In the data producer-consumer dynamic, dashboards get disproportionate attention while valuable analyses are routinely de-prioritized, and step changing self-service enablement is perpetually tabled or ignored.

There are at least three reasons for this:

  1. illusion of speed: in the near-term, it is faster to write some SQL, generate a dataset, and spin up a dashboard/email a report than execute an iterative analysis or explore the true underlying need in order to design and implement a sustainable self-service workflow
  2. the appeal of tradition:  for historical reasons, dashboards have been the primary form factor for data dissemination, and our tooling is geared towards it.
  3. sense of accomplishment: this may seem minor but when the producer publishes a report or sends out a dataset, they can check a task off their list - we cannot underestimate the satisfaction from completing tasks, however small, in our daily grind.

As to the first reason (speed), I call this an illusion because if we slowed down just a bit to build the right models and abstractions, the next N questions and requests can be answered with significantly higher velocity.

The second reason is rooted in history, and is equal parts culture and tooling. Historically, when data collection was scarce, creating a report that accurately calculated a few select metrics was sufficient.  But in a world where tracking has become abundant, we have not fully adapted to the new reality that mere calculations and displays of data is not as valuable as before.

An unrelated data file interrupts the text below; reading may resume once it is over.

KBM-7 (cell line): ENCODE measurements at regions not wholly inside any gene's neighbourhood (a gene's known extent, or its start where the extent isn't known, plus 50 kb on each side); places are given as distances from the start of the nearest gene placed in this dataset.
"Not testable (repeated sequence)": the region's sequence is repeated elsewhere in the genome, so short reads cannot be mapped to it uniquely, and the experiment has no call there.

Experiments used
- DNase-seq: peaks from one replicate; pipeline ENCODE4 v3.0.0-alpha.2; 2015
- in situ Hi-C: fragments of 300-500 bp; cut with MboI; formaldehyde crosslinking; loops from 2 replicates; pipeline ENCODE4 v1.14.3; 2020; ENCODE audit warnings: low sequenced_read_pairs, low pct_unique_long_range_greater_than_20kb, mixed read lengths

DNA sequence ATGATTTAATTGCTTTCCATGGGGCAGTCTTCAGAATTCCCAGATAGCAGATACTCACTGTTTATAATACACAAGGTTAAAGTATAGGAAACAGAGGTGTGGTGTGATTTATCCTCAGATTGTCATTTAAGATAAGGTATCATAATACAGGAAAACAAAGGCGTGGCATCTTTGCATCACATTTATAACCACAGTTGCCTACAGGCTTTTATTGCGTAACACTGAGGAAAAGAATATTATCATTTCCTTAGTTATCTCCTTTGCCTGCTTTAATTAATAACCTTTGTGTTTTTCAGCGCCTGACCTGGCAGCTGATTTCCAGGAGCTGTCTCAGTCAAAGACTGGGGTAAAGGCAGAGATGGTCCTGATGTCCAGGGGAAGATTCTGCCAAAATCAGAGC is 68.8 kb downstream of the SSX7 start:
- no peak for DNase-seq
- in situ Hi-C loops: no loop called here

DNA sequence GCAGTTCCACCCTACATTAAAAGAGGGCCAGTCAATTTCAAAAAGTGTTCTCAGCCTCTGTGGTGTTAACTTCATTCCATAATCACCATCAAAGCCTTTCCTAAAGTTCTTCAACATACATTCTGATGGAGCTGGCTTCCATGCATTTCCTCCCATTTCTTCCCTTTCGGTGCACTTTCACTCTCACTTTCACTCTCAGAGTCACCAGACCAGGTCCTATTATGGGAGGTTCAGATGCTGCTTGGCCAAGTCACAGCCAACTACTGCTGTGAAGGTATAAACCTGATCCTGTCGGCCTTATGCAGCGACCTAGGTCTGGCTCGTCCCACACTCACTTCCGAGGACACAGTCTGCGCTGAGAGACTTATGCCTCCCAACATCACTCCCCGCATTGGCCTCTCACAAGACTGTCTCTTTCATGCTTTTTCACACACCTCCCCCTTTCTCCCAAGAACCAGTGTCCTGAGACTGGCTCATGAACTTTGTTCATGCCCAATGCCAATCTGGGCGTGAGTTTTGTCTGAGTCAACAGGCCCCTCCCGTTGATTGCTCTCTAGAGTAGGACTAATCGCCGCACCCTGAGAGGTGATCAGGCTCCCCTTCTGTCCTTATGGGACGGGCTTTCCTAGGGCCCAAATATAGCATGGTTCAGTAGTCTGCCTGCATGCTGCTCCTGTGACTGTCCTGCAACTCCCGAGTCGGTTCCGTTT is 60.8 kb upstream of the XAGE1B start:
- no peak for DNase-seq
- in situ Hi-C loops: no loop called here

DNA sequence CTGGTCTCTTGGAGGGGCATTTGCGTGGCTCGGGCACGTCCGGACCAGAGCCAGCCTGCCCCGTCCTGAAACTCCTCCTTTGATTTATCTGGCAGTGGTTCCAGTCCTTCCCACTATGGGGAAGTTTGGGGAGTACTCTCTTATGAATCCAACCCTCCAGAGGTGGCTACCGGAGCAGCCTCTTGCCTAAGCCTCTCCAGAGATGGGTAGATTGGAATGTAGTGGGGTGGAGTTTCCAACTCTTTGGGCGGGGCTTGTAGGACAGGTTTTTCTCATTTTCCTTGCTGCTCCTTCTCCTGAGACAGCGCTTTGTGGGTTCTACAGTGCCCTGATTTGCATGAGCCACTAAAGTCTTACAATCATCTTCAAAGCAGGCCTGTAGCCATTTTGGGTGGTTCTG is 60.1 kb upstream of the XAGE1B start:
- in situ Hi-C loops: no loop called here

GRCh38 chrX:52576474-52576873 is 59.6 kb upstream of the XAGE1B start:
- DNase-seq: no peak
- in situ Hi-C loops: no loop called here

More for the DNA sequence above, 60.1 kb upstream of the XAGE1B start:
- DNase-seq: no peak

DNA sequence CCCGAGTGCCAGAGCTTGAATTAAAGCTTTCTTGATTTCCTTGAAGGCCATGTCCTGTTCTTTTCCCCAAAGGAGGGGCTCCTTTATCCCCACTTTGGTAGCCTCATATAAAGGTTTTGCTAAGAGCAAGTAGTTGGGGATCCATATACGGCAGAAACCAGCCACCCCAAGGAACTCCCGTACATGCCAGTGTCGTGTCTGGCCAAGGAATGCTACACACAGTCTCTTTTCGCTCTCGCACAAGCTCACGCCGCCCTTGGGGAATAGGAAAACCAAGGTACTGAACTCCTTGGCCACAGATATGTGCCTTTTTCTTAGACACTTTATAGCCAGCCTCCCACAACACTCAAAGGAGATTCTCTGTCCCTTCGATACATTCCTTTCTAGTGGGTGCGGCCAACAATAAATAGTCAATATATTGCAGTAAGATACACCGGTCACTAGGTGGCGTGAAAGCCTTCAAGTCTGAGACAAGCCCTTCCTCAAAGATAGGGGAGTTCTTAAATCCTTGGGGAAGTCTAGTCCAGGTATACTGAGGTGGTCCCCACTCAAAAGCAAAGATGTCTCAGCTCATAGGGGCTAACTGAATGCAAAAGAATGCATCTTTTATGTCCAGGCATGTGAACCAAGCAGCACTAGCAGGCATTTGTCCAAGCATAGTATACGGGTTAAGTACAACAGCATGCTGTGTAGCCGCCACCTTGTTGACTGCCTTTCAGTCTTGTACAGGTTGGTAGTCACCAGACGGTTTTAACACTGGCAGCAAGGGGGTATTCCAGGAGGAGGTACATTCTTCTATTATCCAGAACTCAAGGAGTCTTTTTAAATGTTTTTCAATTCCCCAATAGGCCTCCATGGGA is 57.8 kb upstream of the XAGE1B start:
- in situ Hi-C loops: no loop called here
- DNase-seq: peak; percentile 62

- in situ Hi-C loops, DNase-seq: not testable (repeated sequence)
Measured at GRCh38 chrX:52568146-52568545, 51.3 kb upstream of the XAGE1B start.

Unfortunately, our tools reinforce this paradigm as we keep writing ad-hoc code, generating datasets and proliferating outputs - and we push the responsibility to the consumer to sift through the deluge of dashboards and reports, and to export, and further manipulate and utilize the data for their needs - all of which is a massive drag on their productivity.

Finally, as to the feeling of accomplishment - there is no greater feeling for a data producer/ analyst when data illuminates a new insight or decision and steers the business in the right direction. A far greater feeling than the near-term dopamine hit from checking off a task.

So, let’s slow down to move fast - by building the right data models and abstractions like a business semantic layer.

Let’s adopt tooling that works on the new abstractions, and gives producers (data teams) enormous leverage while empowering consumers (analysts and business teams) to truly self-serve their analysis and operational needs.

And, let’s increase those moments when data illuminates the right insight, the right decision, or the right experiment to run -  the right next step to steer the business.